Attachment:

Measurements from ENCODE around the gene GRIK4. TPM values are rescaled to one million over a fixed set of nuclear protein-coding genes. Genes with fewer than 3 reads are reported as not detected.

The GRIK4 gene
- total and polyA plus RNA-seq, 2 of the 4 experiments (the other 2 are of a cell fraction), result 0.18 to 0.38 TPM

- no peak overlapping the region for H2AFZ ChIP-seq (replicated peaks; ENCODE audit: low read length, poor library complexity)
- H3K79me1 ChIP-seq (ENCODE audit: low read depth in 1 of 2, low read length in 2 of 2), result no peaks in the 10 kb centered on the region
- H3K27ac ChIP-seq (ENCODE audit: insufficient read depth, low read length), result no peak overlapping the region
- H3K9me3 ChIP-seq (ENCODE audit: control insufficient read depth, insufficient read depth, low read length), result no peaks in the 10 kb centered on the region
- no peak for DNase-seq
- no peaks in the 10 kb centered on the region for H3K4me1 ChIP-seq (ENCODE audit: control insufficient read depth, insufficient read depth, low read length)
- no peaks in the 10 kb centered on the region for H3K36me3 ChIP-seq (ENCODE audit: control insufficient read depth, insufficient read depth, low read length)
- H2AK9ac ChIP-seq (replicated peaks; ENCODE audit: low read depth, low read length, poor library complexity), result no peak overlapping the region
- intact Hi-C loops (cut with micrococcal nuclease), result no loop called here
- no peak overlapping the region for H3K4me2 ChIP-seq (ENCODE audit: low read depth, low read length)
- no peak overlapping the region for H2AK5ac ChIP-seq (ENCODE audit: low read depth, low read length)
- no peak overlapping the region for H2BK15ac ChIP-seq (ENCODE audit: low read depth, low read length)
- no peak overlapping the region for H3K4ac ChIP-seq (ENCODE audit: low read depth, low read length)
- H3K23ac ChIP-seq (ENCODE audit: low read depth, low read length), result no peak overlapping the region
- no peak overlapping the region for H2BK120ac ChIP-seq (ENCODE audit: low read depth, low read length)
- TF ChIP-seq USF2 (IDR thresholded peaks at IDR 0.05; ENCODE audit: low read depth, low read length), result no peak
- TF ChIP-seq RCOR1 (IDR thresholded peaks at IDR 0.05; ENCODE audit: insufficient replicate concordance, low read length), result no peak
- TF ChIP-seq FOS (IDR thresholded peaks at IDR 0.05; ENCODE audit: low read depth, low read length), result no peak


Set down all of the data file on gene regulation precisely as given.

Measurements from ENCODE around the gene GRIK4. TPM values are rescaled to one million over a fixed set of nuclear protein-coding genes. Genes with fewer than 3 reads are reported as not detected.

The GRIK4 gene
- total and polyA plus RNA-seq, 2 of the 4 experiments (the other 2 are of a cell fraction), result 0.18 to 0.38 TPM

- no peak overlapping the region for H2AFZ ChIP-seq (replicated peaks; ENCODE audit: low read length, poor library complexity)
- H3K79me1 ChIP-seq (ENCODE audit: low read depth in 1 of 2, low read length in 2 of 2), result no peaks in the 10 kb centered on the region
- H3K27ac ChIP-seq (ENCODE audit: insufficient read depth, low read length), result no peak overlapping the region
- H3K9me3 ChIP-seq (ENCODE audit: control insufficient read depth, insufficient read depth, low read length), result no peaks in the 10 kb centered on the region
- no peak for DNase-seq
- no peaks in the 10 kb centered on the region for H3K4me1 ChIP-seq (ENCODE audit: control insufficient read depth, insufficient read depth, low read length)
- no peaks in the 10 kb centered on the region for H3K36me3 ChIP-seq (ENCODE audit: control insufficient read depth, insufficient read depth, low read length)
- H2AK9ac ChIP-seq (replicated peaks; ENCODE audit: low read depth, low read length, poor library complexity), result no peak overlapping the region
- intact Hi-C loops (cut with micrococcal nuclease), result no loop called here
- no peak overlapping the region for H3K4me2 ChIP-seq (ENCODE audit: low read depth, low read length)
- no peak overlapping the region for H2AK5ac ChIP-seq (ENCODE audit: low read depth, low read length)
- no peak overlapping the region for H2BK15ac ChIP-seq (ENCODE audit: low read depth, low read length)
- no peak overlapping the region for H3K4ac ChIP-seq (ENCODE audit: low read depth, low read length)
- H3K23ac ChIP-seq (ENCODE audit: low read depth, low read length), result no peak overlapping the region
- no peak overlapping the region for H2BK120ac ChIP-seq (ENCODE audit: low read depth, low read length)
- TF ChIP-seq USF2 (IDR thresholded peaks at IDR 0.05; ENCODE audit: low read depth, low read length), result no peak
- TF ChIP-seq RCOR1 (IDR thresholded peaks at IDR 0.05; ENCODE audit: insufficient replicate concordance, low read length), result no peak
- TF ChIP-seq FOS (IDR thresholded peaks at IDR 0.05; ENCODE audit: low read depth, low read length), result no peak